The Standard Bank Proteas will need ‘something special’ from their remaining batsmen for a rear-guard fightback on the fourth day of the day-night Test match against Australia at the Adelaide Oval. Stephen Cook 80* and Quiton de Kock 0* are the last specialist batsmen in the line-up, and hold the key as they look to build on the 70-run lead in the second innings.

Proteas batting coach, Neil McKenzie, says a total of between 180 or 200 will be sufficient to put the hosts under pressure, but that will be reliant on the partnership between Cook and De Kock on Sunday.

“There is another opportunity for us tomorrow to try and capitalise on a big partnership,” he said. “Stephen Cook, you know what you are going to get with him, hopefully he converts with his track record. You also have Quinton de Kock who has been magnificent this whole tour. I’m hoping that Quinny can produce the ‘Quinton de Kock’ knock that everyone knows he can do and has been doing of late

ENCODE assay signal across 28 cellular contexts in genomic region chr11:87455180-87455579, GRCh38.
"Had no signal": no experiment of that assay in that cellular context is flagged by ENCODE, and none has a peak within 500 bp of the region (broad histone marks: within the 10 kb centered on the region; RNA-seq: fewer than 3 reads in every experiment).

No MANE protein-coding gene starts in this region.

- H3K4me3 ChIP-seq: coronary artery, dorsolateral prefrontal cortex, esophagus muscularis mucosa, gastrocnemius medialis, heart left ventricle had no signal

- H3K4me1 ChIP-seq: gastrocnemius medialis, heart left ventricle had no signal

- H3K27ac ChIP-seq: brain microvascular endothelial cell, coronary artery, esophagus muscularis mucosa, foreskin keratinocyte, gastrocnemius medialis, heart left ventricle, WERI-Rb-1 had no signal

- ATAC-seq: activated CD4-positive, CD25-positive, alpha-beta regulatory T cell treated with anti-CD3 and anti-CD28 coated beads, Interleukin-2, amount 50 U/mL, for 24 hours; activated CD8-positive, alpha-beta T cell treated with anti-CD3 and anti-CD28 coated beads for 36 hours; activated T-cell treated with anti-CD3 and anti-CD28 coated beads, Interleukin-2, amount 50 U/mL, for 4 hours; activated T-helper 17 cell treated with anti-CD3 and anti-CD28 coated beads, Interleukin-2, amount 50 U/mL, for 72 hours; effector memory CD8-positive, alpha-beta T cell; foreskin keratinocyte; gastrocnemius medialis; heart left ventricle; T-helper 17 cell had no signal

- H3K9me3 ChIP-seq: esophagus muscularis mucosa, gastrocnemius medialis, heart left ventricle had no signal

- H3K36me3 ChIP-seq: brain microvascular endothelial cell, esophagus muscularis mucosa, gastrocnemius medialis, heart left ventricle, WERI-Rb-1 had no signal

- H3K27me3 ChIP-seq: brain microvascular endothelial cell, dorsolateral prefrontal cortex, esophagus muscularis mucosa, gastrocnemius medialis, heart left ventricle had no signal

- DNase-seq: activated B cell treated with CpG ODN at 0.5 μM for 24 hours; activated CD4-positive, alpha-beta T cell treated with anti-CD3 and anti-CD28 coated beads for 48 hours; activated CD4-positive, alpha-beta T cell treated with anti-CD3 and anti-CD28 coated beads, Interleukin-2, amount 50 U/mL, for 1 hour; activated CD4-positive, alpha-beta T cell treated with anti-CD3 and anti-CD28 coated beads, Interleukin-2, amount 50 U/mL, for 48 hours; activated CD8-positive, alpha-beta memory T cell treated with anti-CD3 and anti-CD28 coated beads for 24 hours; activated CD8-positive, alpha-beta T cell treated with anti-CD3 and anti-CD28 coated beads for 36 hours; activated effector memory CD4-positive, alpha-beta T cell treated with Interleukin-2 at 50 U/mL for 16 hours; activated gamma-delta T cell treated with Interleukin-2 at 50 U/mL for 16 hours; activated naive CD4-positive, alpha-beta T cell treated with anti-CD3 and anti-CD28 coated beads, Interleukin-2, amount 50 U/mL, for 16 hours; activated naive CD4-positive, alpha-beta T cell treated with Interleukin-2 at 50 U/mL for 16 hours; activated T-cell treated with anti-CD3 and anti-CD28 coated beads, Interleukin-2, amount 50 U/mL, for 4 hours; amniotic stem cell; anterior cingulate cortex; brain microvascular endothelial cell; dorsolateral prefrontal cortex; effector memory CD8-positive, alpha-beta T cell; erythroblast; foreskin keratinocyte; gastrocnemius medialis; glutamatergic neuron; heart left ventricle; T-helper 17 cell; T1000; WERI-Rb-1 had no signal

“We have two big days left and tomorrow is the biggest,” he explained. “There is a lot of fight, we are not on the plane yet. We have a big partnership tomorrow; we still have a couple of guys that can do damage at the backend. We also have a bowling unit that is raring to go, they will leave everything out there whether we get bowled out tomorrow or bat until further into the evening. “

McKenzie is pleased with Cook’s efforts, and hopes he can capitalise with a big hundred after putting in a gutsy performance after a tough series so far. Cook boasts a first-class record of 38 hundreds at an average of 41, and will look to put his stellar conversation rate to the fore in a challenging Test environment.

“Cook is one of those hard-working cricketers,” McKenzie said. “He is old school, he does it his way, he doesn’t always look pretty but he has a method that has worked for him. He has nearly 40 first-class hundreds, so you don’t mess too much with the technique. Mentally he is right up there as one of the toughest guys that is playing cricket at this stage, he has endured a lot of noise about his technique and the way he goes about it.”